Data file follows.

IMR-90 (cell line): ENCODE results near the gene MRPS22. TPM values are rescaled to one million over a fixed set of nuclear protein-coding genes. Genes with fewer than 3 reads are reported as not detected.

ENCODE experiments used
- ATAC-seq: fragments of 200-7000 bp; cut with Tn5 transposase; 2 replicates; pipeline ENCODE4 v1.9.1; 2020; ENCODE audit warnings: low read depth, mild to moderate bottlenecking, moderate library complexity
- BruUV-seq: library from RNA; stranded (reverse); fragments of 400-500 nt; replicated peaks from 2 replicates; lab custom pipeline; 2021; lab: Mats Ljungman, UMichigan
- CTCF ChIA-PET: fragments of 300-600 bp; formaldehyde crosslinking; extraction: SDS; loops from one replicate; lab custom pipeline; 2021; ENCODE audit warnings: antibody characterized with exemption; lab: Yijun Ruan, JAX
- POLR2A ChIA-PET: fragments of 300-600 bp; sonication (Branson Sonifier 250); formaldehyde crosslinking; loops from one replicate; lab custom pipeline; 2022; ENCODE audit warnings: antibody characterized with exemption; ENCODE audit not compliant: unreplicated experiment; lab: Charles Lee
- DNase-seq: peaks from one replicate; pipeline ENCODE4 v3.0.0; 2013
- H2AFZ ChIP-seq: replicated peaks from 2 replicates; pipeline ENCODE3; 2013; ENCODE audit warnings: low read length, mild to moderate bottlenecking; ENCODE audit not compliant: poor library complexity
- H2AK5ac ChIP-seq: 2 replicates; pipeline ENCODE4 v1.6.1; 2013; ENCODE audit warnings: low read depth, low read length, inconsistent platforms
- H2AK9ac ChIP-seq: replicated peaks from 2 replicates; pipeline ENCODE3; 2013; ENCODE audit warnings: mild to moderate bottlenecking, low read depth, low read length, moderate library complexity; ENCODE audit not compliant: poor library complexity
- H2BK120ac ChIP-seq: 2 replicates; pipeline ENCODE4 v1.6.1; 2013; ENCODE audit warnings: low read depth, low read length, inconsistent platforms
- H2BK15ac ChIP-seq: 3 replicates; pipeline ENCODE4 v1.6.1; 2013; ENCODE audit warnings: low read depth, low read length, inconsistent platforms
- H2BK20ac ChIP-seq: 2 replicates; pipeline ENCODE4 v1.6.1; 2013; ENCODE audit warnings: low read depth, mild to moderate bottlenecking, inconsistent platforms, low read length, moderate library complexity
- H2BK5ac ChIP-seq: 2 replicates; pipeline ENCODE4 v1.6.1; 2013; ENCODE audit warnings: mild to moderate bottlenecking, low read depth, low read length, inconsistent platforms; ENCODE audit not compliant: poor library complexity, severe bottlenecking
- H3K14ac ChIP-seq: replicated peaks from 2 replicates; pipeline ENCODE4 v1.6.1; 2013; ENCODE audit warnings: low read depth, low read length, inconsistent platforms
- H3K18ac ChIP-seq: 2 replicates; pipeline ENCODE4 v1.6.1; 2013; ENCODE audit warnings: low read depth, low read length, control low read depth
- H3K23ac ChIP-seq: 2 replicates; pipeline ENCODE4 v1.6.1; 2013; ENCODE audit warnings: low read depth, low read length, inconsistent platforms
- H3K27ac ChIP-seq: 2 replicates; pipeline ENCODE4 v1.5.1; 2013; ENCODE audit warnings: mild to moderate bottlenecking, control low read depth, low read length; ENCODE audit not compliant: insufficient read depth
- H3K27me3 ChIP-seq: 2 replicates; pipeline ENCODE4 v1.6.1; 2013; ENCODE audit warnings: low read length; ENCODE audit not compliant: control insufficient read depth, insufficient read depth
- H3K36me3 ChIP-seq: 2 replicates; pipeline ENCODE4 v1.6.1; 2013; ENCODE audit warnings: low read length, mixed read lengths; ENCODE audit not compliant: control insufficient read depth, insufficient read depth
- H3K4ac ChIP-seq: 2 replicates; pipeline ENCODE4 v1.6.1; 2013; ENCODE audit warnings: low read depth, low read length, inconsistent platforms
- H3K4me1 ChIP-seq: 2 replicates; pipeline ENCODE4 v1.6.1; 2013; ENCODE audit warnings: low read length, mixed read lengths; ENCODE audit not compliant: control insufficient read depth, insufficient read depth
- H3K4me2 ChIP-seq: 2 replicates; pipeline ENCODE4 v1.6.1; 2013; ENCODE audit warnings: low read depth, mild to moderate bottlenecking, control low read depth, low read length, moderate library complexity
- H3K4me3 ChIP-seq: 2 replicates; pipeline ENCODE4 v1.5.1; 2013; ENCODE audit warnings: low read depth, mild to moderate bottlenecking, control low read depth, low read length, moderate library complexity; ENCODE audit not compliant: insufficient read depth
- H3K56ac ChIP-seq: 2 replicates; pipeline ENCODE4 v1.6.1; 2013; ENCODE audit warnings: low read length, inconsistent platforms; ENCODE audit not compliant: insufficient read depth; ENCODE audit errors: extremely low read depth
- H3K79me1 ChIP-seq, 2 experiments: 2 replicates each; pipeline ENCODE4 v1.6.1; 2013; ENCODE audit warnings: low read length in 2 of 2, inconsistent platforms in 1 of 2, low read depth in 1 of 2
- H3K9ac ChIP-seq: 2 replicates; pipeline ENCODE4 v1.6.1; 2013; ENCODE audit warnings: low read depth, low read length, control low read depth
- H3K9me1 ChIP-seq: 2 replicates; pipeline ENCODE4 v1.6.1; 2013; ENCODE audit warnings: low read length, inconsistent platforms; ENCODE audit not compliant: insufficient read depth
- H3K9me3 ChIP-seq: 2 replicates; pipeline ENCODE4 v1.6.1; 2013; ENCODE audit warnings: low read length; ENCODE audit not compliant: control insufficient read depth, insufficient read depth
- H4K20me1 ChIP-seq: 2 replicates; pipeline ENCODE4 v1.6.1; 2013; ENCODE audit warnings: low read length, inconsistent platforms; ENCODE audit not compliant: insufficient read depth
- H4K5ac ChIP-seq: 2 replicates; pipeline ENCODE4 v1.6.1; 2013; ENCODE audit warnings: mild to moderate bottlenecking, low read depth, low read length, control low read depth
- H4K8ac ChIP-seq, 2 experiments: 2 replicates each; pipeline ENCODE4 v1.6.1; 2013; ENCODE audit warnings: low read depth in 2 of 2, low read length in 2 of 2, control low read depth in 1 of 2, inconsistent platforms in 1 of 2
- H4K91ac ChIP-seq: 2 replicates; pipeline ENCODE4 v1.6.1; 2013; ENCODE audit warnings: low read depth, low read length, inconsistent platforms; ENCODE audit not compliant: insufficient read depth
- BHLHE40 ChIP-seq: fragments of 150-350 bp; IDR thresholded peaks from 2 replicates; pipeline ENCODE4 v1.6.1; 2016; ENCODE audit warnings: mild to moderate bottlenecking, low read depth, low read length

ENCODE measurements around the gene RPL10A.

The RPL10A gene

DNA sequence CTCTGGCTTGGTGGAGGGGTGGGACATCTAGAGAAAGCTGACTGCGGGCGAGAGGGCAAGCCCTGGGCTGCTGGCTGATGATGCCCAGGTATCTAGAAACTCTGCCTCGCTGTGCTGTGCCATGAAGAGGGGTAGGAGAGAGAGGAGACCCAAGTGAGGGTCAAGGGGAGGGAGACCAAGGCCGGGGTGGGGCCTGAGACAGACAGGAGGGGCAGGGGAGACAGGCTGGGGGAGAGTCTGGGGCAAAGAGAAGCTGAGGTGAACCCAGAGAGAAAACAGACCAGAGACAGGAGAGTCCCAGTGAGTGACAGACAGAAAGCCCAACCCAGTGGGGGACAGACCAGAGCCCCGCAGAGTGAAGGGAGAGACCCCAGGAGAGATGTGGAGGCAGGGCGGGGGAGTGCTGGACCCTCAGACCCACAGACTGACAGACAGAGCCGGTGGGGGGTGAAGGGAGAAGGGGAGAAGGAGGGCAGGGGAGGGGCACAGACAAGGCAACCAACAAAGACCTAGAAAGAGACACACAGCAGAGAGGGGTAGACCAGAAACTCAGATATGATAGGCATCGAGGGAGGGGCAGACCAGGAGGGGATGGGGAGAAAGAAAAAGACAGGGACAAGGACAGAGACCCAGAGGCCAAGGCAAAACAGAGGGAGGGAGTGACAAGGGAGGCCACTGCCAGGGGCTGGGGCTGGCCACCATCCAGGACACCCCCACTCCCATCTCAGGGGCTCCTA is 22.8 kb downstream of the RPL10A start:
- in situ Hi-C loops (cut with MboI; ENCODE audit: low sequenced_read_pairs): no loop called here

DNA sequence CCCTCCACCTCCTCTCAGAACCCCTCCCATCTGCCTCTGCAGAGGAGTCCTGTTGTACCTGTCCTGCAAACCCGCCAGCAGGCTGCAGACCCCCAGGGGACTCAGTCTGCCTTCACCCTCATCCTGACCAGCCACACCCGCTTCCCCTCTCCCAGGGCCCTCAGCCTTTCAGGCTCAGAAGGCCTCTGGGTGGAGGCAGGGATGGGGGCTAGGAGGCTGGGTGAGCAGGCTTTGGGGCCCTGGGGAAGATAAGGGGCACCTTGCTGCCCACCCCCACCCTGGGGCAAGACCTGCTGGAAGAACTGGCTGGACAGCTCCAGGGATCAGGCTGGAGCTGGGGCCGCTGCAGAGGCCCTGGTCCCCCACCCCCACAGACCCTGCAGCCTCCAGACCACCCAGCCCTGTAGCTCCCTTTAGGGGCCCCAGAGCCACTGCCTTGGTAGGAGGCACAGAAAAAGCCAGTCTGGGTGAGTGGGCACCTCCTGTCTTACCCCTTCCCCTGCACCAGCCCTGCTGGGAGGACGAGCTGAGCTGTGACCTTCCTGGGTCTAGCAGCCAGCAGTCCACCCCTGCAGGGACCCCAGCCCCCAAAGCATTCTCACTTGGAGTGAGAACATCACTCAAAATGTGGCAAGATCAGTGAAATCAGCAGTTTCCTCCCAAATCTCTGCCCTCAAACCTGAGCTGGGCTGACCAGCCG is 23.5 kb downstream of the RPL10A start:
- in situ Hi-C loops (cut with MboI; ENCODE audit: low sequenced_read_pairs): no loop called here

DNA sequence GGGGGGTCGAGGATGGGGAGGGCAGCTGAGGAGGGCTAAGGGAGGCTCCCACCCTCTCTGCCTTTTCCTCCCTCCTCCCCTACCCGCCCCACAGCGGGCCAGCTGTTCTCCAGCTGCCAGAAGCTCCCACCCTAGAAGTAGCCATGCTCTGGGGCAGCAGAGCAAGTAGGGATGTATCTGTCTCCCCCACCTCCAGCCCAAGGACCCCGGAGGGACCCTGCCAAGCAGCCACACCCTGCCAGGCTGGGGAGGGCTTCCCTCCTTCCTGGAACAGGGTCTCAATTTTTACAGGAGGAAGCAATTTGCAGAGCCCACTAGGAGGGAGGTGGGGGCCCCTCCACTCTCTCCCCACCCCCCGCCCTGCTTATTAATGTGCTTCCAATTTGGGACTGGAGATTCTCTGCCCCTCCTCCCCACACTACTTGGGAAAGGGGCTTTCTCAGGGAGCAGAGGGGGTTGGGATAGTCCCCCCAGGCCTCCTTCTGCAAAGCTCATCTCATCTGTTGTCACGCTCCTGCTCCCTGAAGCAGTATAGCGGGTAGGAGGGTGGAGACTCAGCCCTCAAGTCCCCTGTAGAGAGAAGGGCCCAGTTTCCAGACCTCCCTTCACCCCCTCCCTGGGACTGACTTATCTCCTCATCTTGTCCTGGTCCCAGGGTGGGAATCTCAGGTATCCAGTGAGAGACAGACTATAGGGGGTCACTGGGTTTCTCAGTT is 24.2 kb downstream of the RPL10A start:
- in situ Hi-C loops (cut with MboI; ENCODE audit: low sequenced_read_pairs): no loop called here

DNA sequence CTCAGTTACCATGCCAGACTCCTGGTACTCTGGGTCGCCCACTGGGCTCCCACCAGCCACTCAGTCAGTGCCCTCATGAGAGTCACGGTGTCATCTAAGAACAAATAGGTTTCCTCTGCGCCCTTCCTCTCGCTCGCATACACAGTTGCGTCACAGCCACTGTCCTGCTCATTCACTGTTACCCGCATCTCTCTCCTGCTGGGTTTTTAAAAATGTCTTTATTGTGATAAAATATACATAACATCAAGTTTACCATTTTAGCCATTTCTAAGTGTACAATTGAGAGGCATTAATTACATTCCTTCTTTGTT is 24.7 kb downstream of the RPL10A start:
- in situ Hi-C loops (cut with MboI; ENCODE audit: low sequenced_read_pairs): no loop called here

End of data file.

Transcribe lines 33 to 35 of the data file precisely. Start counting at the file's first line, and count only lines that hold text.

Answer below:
- H4K91ac ChIP-seq: 2 replicates; pipeline ENCODE4 v1.6.1; 2013; ENCODE audit warnings: low read depth, low read length, inconsistent platforms; ENCODE audit not compliant: insufficient read depth
- BHLHE40 ChIP-seq: fragments of 150-350 bp; IDR thresholded peaks from 2 replicates; pipeline ENCODE4 v1.6.1; 2016; ENCODE audit warnings: mild to moderate bottlenecking, low read depth, low read length

ENCODE measurements around the gene RPL10A.